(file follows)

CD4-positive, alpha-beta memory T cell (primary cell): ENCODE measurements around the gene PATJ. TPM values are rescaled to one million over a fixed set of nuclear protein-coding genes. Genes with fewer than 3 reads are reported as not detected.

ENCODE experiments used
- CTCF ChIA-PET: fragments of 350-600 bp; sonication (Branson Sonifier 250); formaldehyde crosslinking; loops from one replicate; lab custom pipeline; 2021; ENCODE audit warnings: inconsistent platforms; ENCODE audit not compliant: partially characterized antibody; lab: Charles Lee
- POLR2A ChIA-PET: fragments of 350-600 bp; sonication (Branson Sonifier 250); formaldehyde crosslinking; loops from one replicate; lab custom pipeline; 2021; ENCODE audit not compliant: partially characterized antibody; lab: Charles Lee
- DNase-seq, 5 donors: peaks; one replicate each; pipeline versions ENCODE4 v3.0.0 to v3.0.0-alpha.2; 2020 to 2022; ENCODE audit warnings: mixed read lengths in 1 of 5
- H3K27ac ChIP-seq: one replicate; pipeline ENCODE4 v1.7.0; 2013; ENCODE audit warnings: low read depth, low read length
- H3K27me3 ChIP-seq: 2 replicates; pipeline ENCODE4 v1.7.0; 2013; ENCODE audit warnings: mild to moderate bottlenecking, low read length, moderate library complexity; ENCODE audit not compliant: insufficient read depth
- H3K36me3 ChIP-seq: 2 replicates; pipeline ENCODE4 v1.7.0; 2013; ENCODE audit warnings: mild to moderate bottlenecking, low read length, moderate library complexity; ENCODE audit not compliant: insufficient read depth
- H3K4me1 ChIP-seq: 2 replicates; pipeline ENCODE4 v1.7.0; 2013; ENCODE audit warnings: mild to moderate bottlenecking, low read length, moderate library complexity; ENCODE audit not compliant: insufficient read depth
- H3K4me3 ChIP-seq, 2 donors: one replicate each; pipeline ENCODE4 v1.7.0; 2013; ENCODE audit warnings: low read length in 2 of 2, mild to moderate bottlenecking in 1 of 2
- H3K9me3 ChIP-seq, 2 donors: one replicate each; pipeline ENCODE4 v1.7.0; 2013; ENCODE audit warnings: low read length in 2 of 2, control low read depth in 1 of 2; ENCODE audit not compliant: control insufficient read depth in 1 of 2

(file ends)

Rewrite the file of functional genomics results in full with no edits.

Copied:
CD4-positive, alpha-beta memory T cell (primary cell): ENCODE measurements around the gene PATJ. TPM values are rescaled to one million over a fixed set of nuclear protein-coding genes. Genes with fewer than 3 reads are reported as not detected.

ENCODE experiments used
- CTCF ChIA-PET: fragments of 350-600 bp; sonication (Branson Sonifier 250); formaldehyde crosslinking; loops from one replicate; lab custom pipeline; 2021; ENCODE audit warnings: inconsistent platforms; ENCODE audit not compliant: partially characterized antibody; lab: Charles Lee
- POLR2A ChIA-PET: fragments of 350-600 bp; sonication (Branson Sonifier 250); formaldehyde crosslinking; loops from one replicate; lab custom pipeline; 2021; ENCODE audit not compliant: partially characterized antibody; lab: Charles Lee
- DNase-seq, 5 donors: peaks; one replicate each; pipeline versions ENCODE4 v3.0.0 to v3.0.0-alpha.2; 2020 to 2022; ENCODE audit warnings: mixed read lengths in 1 of 5
- H3K27ac ChIP-seq: one replicate; pipeline ENCODE4 v1.7.0; 2013; ENCODE audit warnings: low read depth, low read length
- H3K27me3 ChIP-seq: 2 replicates; pipeline ENCODE4 v1.7.0; 2013; ENCODE audit warnings: mild to moderate bottlenecking, low read length, moderate library complexity; ENCODE audit not compliant: insufficient read depth
- H3K36me3 ChIP-seq: 2 replicates; pipeline ENCODE4 v1.7.0; 2013; ENCODE audit warnings: mild to moderate bottlenecking, low read length, moderate library complexity; ENCODE audit not compliant: insufficient read depth
- H3K4me1 ChIP-seq: 2 replicates; pipeline ENCODE4 v1.7.0; 2013; ENCODE audit warnings: mild to moderate bottlenecking, low read length, moderate library complexity; ENCODE audit not compliant: insufficient read depth
- H3K4me3 ChIP-seq, 2 donors: one replicate each; pipeline ENCODE4 v1.7.0; 2013; ENCODE audit warnings: low read length in 2 of 2, mild to moderate bottlenecking in 1 of 2
- H3K9me3 ChIP-seq, 2 donors: one replicate each; pipeline ENCODE4 v1.7.0; 2013; ENCODE audit warnings: low read length in 2 of 2, control low read depth in 1 of 2; ENCODE audit not compliant: control insufficient read depth in 1 of 2